United States District Court, D. Oregon
OPINION & ORDER
A. Russo United States Magistrate Judge
(“plaintiff”) moves for attorney's fees
pursuant to the Equal Access to Justice Act
(“EAJA”). 28 U.S.C. §§ 2412 et.
seq.; see also (doc. 24).
Plaintiff's counsel seeks an award of fees and costs in
the amount of $14, 832.97 for 74 hours expended on
plaintiff's underlying successful Social Security
disability appeal. Pl.'s Application for Fees Under the
EAJA (doc. 24) (“Pl.'s Br.”). For
the reasons that follow, plaintiff's application is
GRANTED IN PART.
filed for disability insurance benefits (“DIB”)
under Title II of the Social Security Act (“the
Act”) on June 12, 2014. On July 7, 2016, an
Administrative Law Judge (“ALJ”) issued a
decision finding plaintiff not disabled. After exhausting his
administrative remedies, plaintiff sought judicial review in
this Court of the Social Security Commissioner's
(“Commissioner”) final decision. On April 9,
2018, plaintiff filed a 35-page opening brief arguing the ALJ
erred by: (1) rejecting her subjective symptom statements;
(2) rejecting the lay witness testimony; (3) rejecting the
medical opinion of plaintiff's treating physician; and
(4) concluding that four of plaintiff's impairments were
not severe. See (doc. 12). On July 6, 2018,
the Commissioner filed its response. (doc. 17). On
July 19, 2018, plaintiff filed a 20-page reply arguing
plaintiff was entitled to an immediate payment of benefits.
September 4, 2018, the Court issued a Findings and
Recommendation (“F&R”) reversing and
remanding the Commissioner's decision and ordering an
immediate payment of benefits. (doc. 19). No.
objections were filed to the F&R. The district judge
adopted the F&R and entered judgment on November 12,
2018. See Kenneth A. v. Berryhill, No.
3:17-cv-01575-PK, 2018 WL 5929674 (D. Or. Sep. 4, 2018),
report and recommendation adopted, 2018 WL 5928045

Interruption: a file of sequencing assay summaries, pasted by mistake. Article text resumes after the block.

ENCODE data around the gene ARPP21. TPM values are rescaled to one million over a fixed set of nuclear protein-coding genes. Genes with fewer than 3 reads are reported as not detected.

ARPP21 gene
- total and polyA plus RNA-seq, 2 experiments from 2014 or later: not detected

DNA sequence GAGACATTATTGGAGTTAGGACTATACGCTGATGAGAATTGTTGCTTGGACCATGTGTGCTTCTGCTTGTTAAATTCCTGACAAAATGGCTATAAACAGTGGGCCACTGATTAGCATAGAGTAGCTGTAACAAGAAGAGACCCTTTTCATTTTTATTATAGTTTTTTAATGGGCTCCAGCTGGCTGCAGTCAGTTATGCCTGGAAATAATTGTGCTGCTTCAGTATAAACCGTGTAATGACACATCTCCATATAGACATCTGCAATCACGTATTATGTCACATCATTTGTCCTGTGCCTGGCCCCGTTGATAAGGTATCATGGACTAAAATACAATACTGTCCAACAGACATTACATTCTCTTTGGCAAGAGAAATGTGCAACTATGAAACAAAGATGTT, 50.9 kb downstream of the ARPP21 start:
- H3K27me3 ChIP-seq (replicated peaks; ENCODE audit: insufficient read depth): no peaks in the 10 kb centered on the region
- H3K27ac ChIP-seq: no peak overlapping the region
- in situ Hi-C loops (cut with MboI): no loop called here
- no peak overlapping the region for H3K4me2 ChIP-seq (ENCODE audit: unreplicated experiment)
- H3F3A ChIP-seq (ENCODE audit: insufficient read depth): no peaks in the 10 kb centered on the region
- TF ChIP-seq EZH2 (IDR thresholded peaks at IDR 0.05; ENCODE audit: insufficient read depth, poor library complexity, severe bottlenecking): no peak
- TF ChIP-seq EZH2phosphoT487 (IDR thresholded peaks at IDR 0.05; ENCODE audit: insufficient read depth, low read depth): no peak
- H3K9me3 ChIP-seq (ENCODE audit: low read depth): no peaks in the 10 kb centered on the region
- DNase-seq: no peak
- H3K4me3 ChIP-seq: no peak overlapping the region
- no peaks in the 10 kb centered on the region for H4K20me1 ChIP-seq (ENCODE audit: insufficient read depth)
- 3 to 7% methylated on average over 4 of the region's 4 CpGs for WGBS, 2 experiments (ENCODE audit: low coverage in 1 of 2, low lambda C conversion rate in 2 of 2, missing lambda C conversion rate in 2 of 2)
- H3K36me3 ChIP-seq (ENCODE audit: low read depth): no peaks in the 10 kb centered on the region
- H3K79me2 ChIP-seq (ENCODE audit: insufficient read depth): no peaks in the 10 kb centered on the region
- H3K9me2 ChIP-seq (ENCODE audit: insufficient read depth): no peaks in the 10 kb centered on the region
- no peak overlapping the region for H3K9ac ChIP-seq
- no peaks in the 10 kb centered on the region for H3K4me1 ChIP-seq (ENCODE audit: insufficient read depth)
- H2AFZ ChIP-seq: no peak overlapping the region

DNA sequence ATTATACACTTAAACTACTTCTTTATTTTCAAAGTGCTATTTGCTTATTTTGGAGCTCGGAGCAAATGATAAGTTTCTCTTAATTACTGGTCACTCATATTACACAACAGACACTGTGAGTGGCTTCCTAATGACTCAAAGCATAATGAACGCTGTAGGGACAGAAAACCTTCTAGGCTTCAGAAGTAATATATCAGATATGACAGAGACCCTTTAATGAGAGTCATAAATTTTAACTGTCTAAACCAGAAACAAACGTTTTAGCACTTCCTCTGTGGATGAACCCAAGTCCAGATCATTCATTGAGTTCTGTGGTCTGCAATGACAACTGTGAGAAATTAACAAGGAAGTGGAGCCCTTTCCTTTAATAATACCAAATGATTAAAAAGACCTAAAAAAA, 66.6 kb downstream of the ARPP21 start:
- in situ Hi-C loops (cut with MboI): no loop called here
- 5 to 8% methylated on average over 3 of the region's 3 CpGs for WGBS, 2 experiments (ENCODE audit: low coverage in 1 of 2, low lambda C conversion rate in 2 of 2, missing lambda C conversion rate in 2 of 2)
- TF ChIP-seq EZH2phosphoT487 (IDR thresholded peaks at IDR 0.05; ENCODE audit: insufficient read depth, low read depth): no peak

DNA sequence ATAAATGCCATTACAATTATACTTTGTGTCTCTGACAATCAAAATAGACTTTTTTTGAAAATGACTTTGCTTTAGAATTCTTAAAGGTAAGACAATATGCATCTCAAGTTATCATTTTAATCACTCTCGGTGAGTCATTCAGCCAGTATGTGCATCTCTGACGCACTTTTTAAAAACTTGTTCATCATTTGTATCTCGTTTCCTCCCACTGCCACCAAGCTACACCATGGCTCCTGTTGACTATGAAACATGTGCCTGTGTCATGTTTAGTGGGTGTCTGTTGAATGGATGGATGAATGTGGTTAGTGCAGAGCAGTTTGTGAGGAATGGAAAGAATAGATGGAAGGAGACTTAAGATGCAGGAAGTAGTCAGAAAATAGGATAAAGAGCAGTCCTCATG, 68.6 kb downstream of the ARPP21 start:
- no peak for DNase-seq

(D. Or. Nov. 12, 2018) (doc. 22). On December 12,
2018, plaintiff moved for attorney's fees (doc.
24) pursuant to the EAJA. Defendant opposes the award.
who prevails against the United States in a civil action is
entitled, in certain circumstances, to an award of
attorney's fees and costs pursuant to the EAJA. 28 U.S.C.
§ 2412. Under the EAJA, a court may award attorney's
fees and costs to a plaintiff's attorney in an action
against the United States or any agency or official of the
United States if:
(1) the plaintiff is the prevailing party, (2) the government
has not met its burden to show that its positions were
substantially justified or that special circumstances make an
award unjust, and (3) the requested attorney's fees and
costs are reasonable.
Perez-Arellano v. Smith, 279 F.3d 791, 792 (9th Cir.
2002); see also 28 U.S.C. § 2412(d)(1)(A).
“prevailing party” is one who has been awarded
relief by the court on the merits of at least some of his
claims. Hanrahan v. Hampton, 446 U.S. 754, 757-58
(1980). A prevailing plaintiff is not entitled to
attorney's fees under the EAJA when the
Commissioner's positions were substantially justified.
Lewis v. Barnhart, 281 F.3d 1081, 1083 (9th Cir.
2002). An award of attorney's fees under EAJA must also
be reasonable. 28 U.S.C. § 2412(d)(2)(A).
to the EAJA, plaintiff moves for $14, 832.97 in